Wednesday, November 19, 2014

Growing Protestant Presence in Latin America

Last week, Pew Research Center released a report on the evolution of religion in Central and South America. Religion in Latin America: Widespread Change in a Historically Catholic Region documents the decline of Catholicism and the rise of Protestantism, especially Pentecostal and Charismatic forms of Christianity, in 18 Latin American countries and Puerto Rico.

While most Latin American countries still have Catholic majorities, Protestant numbers are growing. While 84% of respondents report being raised Catholic, only 69% currently identify as Catholic. Additionally, while only 9% of respondents report being raised Protestant, 19% currently identify as Protestant.

In many Latin American countries, large percentages of Protestants identify as Pentecostal or attend a church that is part of a Pentecostal denomination, according to the Pew Forum. A significant percentage of Latin American Catholics also identify as charismatic, highlighting the growth of charismatic movements within Catholicism. Substantial numbers of Protestants and a minority of Catholics report that they have witnessed exorcisms or experienced "gifts of the Holy Spirit".

A troubling trend reported in the Pew Center's research was the widespread embrace of "prosperity theology", the belief that God will bestow wealth on believers. Large percentages of Latin American Protestants and Catholics reported believing that God will grant wealth and health to those who have faith.

In an interview with Pew Research Center's Fact Tank, Andrew Chestnut offered explanations for the growth of Pentecostal Protestantism in Latin America. Chestnut, a professor of religious studies at Virginia Commonwealth University, offered several reasons for the growth Pentecostal Christianity among Latin Americans, such as the appeal of healing ministries and prosperity theology, similarities between preachers and their congregants, and Pentecostalism's successful absorption of Latin American cultures.

These changing religious demographics could have wide-reaching effects if Religious Right organizations can command lasting loyalty from Latin American Protestants. As discussed in prior posts on Belize and Brazil, American Religious Right organizations such as the ACLJ, C-FAM, Alliance Defending Freedom, and so-called "ex-gay" ministries have sought to expand their influence in Latin America. Members of Brazil's Religious Right, like their Americans counterparts, have loudly opposed LGBTQ rights. Evangelical protestants are a political force to be reckoned with in Brazil, both as politicians and voters. Will the Religious Right continue to use the rise of Latin American Protestantism, and in particular Pentecostal and Charismatic denominations, to their advantage? Or can Latin America's believers take a different path?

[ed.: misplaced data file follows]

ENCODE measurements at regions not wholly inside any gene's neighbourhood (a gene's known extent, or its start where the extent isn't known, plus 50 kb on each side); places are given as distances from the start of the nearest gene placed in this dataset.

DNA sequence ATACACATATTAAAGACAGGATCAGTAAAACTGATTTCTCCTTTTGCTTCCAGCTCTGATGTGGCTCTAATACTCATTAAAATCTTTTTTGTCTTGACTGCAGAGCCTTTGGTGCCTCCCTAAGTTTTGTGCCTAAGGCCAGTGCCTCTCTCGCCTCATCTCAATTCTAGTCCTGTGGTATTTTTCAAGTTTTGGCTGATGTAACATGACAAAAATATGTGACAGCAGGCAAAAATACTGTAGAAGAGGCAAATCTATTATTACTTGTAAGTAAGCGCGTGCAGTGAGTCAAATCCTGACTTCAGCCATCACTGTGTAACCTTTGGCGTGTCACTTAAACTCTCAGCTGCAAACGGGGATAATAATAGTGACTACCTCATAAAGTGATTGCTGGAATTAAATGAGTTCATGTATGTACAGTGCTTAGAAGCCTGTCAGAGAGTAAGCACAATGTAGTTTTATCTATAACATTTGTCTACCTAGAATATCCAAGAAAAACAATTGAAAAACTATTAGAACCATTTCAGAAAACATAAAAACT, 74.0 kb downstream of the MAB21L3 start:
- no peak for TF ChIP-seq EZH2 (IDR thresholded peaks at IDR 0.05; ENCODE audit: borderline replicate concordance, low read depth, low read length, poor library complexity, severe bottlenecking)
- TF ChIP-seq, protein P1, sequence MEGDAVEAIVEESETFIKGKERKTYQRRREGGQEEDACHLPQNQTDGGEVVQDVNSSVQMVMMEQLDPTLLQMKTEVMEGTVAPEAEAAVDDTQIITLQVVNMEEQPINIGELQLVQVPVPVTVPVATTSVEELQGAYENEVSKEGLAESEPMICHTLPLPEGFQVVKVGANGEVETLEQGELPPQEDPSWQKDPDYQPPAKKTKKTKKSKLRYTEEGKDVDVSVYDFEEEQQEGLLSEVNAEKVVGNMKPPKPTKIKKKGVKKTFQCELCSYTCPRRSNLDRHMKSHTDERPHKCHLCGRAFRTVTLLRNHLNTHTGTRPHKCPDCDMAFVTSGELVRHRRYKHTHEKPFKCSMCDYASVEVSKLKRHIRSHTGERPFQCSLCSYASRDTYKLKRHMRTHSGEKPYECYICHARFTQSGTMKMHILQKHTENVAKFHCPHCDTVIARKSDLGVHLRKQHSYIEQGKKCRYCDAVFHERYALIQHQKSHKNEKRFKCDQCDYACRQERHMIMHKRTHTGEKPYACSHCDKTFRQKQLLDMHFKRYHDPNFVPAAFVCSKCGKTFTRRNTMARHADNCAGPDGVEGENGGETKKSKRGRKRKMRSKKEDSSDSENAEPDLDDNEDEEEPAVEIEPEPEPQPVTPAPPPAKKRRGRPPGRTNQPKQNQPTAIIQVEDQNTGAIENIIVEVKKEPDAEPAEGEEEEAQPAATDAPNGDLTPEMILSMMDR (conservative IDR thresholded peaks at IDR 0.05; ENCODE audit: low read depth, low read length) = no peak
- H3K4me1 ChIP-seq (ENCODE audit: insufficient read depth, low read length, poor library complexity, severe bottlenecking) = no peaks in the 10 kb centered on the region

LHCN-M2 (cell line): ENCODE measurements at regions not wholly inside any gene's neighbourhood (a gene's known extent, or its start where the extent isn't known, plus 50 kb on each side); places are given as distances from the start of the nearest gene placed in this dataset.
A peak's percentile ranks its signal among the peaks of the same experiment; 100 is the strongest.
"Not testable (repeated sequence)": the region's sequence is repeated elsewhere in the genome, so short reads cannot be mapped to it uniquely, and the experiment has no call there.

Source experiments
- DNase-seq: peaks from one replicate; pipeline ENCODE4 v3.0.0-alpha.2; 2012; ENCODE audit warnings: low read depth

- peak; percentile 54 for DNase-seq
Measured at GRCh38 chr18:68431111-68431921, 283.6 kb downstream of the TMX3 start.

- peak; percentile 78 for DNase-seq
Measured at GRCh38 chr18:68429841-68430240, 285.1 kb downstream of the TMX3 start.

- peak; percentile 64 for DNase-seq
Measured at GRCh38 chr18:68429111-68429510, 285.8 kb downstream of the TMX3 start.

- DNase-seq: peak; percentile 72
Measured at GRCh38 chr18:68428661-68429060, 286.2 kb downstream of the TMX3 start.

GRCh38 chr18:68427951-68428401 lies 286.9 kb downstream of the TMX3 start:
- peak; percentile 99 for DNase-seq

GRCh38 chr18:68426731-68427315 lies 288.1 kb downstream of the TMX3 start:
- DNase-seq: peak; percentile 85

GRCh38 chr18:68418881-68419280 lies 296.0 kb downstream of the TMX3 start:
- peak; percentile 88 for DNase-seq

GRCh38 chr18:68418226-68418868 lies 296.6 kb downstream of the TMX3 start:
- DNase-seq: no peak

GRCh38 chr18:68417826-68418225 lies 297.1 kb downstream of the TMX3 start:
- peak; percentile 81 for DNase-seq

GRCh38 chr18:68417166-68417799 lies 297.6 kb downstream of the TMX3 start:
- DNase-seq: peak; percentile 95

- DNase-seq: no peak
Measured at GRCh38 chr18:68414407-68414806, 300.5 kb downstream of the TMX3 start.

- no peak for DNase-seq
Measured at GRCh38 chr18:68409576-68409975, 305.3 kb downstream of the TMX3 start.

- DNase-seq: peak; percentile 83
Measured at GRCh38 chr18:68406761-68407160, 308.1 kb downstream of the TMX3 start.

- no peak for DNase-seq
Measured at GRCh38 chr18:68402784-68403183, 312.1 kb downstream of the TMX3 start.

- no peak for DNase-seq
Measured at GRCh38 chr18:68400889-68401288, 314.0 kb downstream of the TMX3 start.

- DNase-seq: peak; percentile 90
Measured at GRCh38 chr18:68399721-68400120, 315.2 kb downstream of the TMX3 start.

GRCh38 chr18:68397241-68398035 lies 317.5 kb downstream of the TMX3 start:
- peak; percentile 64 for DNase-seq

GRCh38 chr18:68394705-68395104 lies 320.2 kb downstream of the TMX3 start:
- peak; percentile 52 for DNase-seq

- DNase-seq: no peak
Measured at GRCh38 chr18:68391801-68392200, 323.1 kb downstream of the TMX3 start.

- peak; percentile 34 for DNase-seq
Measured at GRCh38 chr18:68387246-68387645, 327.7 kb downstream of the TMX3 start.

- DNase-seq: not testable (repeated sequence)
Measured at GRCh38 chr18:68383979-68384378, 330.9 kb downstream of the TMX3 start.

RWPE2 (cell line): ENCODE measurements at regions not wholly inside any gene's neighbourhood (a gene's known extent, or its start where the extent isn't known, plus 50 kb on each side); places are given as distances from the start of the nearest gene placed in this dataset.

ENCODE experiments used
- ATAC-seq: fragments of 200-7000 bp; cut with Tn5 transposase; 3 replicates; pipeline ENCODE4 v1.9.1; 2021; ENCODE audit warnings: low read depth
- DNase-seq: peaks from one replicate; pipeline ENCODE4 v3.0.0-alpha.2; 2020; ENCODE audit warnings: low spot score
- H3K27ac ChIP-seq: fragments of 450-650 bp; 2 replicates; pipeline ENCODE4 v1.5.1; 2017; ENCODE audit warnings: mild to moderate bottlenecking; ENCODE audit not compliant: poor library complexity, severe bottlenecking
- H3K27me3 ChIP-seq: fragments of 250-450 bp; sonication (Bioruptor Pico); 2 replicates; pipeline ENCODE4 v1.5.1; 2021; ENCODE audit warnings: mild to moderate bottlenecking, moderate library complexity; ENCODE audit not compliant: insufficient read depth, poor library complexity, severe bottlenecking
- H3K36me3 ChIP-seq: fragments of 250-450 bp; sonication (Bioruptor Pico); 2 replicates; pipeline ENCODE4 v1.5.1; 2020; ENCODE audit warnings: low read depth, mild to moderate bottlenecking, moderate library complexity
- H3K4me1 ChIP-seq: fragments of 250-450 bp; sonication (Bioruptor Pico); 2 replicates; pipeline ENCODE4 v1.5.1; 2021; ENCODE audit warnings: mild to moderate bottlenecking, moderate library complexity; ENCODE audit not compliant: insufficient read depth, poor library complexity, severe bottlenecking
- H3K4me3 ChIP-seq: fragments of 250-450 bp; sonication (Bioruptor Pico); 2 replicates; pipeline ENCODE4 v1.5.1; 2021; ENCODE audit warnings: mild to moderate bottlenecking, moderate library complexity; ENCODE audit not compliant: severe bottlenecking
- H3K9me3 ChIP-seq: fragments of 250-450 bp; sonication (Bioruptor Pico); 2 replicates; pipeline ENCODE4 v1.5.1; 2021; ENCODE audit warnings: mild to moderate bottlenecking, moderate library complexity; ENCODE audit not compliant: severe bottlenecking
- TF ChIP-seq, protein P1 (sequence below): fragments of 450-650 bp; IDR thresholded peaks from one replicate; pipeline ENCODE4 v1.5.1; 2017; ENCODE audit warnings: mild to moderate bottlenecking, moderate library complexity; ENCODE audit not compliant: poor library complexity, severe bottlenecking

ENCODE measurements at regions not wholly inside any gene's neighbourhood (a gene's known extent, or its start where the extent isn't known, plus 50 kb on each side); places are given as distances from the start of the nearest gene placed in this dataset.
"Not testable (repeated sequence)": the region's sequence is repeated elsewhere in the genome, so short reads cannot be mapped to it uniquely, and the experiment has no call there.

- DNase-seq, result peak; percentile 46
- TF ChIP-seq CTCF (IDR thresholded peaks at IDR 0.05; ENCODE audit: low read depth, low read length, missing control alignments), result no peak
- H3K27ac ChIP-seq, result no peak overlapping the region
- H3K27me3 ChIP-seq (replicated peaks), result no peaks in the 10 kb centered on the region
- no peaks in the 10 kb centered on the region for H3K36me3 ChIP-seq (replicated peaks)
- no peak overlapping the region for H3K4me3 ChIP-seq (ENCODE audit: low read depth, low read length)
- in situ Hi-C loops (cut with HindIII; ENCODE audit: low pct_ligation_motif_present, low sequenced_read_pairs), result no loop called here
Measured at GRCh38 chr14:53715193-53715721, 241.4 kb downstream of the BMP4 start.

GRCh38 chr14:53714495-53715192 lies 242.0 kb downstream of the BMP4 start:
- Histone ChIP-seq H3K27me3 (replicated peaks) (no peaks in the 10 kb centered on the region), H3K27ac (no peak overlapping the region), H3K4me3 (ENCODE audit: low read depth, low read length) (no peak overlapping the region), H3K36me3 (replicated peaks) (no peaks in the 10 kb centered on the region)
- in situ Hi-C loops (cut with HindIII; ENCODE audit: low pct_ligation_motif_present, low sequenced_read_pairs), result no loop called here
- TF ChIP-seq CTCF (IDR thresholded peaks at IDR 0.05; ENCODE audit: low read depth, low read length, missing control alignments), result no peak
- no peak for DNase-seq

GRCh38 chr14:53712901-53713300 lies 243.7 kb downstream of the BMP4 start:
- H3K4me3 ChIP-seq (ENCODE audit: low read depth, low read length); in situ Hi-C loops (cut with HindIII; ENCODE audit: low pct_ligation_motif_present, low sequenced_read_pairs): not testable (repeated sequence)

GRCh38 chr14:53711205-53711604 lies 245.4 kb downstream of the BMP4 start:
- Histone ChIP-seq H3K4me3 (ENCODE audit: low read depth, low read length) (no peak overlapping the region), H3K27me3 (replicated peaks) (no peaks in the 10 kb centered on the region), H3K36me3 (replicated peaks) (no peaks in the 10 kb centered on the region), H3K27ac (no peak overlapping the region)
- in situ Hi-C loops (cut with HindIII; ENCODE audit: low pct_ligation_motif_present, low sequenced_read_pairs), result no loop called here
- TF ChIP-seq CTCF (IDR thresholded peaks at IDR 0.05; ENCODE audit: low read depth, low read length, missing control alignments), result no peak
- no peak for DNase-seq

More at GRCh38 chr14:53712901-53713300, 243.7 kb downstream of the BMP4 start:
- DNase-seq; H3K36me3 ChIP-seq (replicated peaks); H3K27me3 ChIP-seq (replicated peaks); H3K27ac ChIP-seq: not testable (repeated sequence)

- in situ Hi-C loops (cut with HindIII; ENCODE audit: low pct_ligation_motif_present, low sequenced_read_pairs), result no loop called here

1. The rise of Protestantism is the bad news. The good news is that Catholicism is declining faster than Protestantism can replace it. In the Times article you linked to recently about Latin America losing its Catholic identity, several commenters from Latin America pointed out that in their own countries, many people go to church more out of habit than actual belief, just like in Europe. Gay marriage is now legal in Brazil, Argentina, Uruguay, and some states of Mexico, something which would have seemed unimaginable a decade ago.

    As recently as the 90s, membership in "mainline" traditional Protestant denominations in the US was shrinking while the fiery fundamentalist churches burgeoned, but now even the latter are shrinking too. I think Latin America is going through a phase like we did, with the Catholic Church in the role of the old mainline churches here. In time religion will crumble under the impact of modernity, just as it's doing in our own country, however much noise they make.

    1. Infidel -- I do recall that the report cited a few Latin American countries in which non-affiliated people were on the rise, which is a hopeful sign that some people are questioning the religious traditions there.

      Here's hoping that enlightened people in Latin America can fight the good fight against the Catholic Church and the emerging protestant Religious Right there.

  2. Many converts to Mormonism in Latin America believe they will be "blessed" financially as well. I imagine homophobia plays into it as well. Interesting post Ahab.

    1. Donna -- It surprises me that prosperity gospel has crept into so many corners of Christianity. This doesn't bode well.


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